The stroboscopic effect was observed and documented as early as the early 19th century by the English physician Peter Marc Roget. His observations led to the development of stroboscopy, an optical method for making fast, periodic motion sequences visible.
This works, for example, by means of a rotating disk with slits or by illuminating the object with a sequence of short light flashes. The resulting stroboscopic effect makes moving objects appear to be at rest or in a different state of motion than they actually are. On the one hand, this can be used to make fast-moving processes appear slowed down or as a still image.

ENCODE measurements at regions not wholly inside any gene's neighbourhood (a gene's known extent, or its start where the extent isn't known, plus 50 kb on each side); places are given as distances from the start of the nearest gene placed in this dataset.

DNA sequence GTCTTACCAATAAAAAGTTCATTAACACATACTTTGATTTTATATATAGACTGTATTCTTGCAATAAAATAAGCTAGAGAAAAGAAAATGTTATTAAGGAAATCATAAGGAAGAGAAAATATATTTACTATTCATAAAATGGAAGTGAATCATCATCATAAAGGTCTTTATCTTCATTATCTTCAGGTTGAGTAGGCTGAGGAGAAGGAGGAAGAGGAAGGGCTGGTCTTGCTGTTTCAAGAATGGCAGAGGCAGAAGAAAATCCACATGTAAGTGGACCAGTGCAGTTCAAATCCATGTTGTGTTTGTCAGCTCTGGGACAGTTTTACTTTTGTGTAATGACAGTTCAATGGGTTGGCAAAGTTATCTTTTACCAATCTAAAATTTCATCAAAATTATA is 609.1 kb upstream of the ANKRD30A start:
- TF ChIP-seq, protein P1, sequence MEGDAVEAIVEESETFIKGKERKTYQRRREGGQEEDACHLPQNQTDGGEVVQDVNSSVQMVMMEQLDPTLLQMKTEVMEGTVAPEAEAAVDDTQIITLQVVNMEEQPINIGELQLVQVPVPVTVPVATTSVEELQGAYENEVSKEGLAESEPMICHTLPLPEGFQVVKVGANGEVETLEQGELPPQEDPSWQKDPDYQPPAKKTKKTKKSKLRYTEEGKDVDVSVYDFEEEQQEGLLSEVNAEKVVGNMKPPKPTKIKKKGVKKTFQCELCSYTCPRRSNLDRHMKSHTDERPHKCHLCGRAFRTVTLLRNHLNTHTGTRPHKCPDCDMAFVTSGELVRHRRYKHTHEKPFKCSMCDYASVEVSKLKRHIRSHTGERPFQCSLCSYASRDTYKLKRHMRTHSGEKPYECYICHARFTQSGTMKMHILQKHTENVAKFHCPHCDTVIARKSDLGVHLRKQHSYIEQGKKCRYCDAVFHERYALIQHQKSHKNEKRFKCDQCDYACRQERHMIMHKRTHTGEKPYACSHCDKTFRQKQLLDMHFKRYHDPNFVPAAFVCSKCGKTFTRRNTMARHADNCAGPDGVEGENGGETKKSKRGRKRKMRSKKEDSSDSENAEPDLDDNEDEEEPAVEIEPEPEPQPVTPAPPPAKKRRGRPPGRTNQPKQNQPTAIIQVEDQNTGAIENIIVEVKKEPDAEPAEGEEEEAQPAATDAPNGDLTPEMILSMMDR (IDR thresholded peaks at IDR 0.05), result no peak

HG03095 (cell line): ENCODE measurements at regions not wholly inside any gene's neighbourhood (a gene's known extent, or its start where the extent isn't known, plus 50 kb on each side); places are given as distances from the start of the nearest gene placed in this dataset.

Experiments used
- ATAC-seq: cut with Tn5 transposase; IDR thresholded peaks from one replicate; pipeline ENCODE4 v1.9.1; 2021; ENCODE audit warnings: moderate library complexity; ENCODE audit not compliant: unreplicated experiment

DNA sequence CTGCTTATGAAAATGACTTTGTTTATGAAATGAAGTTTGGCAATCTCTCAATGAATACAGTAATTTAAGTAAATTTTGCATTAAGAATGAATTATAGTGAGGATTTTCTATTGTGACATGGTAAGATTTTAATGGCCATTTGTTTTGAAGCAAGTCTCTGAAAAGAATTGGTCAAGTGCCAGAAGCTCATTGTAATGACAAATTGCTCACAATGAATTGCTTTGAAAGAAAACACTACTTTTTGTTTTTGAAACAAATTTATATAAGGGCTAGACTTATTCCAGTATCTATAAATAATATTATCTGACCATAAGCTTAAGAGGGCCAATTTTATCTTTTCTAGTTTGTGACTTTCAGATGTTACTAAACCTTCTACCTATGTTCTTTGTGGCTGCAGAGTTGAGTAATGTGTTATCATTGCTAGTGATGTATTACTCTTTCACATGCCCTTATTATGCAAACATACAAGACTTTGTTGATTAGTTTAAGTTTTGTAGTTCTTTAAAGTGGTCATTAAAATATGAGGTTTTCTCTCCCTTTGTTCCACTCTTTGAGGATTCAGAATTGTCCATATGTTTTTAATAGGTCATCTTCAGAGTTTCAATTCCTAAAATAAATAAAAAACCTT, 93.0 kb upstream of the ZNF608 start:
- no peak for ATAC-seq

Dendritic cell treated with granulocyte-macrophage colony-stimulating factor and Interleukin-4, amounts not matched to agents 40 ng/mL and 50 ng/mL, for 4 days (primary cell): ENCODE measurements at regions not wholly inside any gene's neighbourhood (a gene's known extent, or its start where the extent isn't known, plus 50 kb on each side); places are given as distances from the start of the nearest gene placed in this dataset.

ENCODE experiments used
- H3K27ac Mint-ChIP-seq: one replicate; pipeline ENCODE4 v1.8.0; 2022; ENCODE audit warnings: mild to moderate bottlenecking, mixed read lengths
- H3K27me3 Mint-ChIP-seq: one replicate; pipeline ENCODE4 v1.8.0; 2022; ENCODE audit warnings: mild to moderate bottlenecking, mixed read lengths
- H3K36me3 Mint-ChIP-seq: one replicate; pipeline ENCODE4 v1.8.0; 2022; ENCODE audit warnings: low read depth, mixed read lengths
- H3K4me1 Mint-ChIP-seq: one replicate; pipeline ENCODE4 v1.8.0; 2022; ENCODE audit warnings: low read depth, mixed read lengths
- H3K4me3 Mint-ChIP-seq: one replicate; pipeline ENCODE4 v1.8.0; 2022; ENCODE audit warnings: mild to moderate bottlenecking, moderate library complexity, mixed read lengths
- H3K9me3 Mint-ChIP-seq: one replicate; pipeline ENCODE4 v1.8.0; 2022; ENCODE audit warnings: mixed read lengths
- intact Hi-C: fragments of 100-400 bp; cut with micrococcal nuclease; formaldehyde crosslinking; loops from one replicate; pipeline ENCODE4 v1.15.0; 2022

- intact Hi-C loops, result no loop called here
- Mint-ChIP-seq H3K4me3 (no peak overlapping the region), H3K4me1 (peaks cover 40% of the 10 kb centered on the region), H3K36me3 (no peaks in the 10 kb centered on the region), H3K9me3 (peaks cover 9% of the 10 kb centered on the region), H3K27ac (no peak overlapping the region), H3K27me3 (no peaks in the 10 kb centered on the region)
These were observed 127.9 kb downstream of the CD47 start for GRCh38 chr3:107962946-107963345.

On the other hand, the stroboscopic effect poses a great danger. Flickering lighting can lead to incorrect perception or estimation of rotation or direction of rotation when working with machines with moving parts, as the periodic light effect is superimposed on the periodic motion of rotating or reciprocating machine parts. To avoid accidents that may result, lighting systems should be designed to avoid pulsing of the light. This is done by using less flickering light sources or by operating discharge lamps with electronic ballasts. The use of DC-supplied incandescent lamps or the operation of incandescent lamps with a high supply voltage is also suitable for avoiding dangerous stroboscopic effects.